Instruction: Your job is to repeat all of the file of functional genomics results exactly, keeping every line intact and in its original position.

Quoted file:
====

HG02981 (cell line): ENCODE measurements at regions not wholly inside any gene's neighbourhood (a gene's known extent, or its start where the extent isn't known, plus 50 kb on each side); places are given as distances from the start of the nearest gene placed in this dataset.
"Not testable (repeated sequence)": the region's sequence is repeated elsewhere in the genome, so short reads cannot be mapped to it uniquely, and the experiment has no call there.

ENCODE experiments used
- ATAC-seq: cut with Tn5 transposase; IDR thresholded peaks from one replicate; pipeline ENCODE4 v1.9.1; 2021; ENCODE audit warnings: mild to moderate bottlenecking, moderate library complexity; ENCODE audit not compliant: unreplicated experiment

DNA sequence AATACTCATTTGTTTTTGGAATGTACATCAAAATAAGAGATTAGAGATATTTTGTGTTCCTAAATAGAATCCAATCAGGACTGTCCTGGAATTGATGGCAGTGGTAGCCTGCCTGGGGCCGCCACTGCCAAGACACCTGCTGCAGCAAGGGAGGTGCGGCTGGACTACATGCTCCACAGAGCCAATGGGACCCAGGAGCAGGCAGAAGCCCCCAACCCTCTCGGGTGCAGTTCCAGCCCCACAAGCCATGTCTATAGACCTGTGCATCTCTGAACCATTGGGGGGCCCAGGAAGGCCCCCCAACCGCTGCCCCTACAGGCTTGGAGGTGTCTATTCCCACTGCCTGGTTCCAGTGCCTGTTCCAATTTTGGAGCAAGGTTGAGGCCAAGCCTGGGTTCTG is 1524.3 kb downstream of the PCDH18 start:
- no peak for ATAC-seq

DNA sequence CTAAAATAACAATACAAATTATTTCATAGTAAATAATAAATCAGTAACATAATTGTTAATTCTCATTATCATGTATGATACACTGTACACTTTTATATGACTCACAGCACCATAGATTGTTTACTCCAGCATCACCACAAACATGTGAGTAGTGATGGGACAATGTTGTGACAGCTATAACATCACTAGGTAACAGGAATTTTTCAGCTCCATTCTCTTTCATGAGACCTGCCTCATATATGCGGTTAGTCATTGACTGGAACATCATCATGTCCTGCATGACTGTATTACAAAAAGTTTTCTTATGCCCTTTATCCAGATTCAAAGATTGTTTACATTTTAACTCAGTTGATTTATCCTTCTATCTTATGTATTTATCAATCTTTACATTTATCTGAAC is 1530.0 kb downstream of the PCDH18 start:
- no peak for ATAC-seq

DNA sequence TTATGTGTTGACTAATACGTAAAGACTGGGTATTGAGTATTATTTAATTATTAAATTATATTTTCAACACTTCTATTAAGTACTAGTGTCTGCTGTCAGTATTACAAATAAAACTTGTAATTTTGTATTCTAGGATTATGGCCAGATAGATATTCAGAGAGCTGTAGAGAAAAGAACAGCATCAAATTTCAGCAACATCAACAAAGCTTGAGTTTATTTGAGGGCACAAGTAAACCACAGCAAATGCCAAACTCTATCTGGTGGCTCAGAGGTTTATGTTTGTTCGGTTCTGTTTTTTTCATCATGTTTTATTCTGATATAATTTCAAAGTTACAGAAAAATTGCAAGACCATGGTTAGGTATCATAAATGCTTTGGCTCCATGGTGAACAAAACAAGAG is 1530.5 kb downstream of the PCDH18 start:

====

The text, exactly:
HG02981 (cell line): ENCODE measurements at regions not wholly inside any gene's neighbourhood (a gene's known extent, or its start where the extent isn't known, plus 50 kb on each side); places are given as distances from the start of the nearest gene placed in this dataset.
"Not testable (repeated sequence)": the region's sequence is repeated elsewhere in the genome, so short reads cannot be mapped to it uniquely, and the experiment has no call there.

ENCODE experiments used
- ATAC-seq: cut with Tn5 transposase; IDR thresholded peaks from one replicate; pipeline ENCODE4 v1.9.1; 2021; ENCODE audit warnings: mild to moderate bottlenecking, moderate library complexity; ENCODE audit not compliant: unreplicated experiment

DNA sequence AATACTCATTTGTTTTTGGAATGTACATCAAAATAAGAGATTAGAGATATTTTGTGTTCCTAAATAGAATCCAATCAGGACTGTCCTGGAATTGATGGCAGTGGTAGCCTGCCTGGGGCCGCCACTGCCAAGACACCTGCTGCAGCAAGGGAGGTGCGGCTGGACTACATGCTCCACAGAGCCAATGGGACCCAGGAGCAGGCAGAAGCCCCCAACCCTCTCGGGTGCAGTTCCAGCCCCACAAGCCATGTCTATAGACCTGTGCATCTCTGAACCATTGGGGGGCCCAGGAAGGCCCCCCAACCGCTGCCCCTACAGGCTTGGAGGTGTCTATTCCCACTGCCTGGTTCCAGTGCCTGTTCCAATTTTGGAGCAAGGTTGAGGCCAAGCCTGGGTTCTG is 1524.3 kb downstream of the PCDH18 start:
- no peak for ATAC-seq

DNA sequence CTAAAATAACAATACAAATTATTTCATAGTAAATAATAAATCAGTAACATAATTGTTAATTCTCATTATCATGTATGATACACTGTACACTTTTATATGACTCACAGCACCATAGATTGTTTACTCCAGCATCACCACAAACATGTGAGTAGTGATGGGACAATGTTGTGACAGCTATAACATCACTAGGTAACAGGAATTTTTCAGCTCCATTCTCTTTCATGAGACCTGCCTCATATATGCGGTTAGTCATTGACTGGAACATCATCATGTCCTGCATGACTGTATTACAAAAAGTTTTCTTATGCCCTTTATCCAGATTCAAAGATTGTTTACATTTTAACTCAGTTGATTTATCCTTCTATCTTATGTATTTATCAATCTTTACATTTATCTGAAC is 1530.0 kb downstream of the PCDH18 start:
- no peak for ATAC-seq

DNA sequence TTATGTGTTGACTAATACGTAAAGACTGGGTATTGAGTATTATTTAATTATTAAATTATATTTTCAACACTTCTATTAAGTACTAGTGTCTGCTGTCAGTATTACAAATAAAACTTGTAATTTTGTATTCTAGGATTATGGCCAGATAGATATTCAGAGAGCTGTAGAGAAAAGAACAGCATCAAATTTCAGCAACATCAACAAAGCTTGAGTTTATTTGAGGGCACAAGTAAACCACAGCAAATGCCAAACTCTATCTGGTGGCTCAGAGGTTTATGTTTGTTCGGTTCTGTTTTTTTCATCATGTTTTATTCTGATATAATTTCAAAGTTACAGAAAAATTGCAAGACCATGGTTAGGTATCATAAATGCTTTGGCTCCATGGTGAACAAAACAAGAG is 1530.5 kb downstream of the PCDH18 start: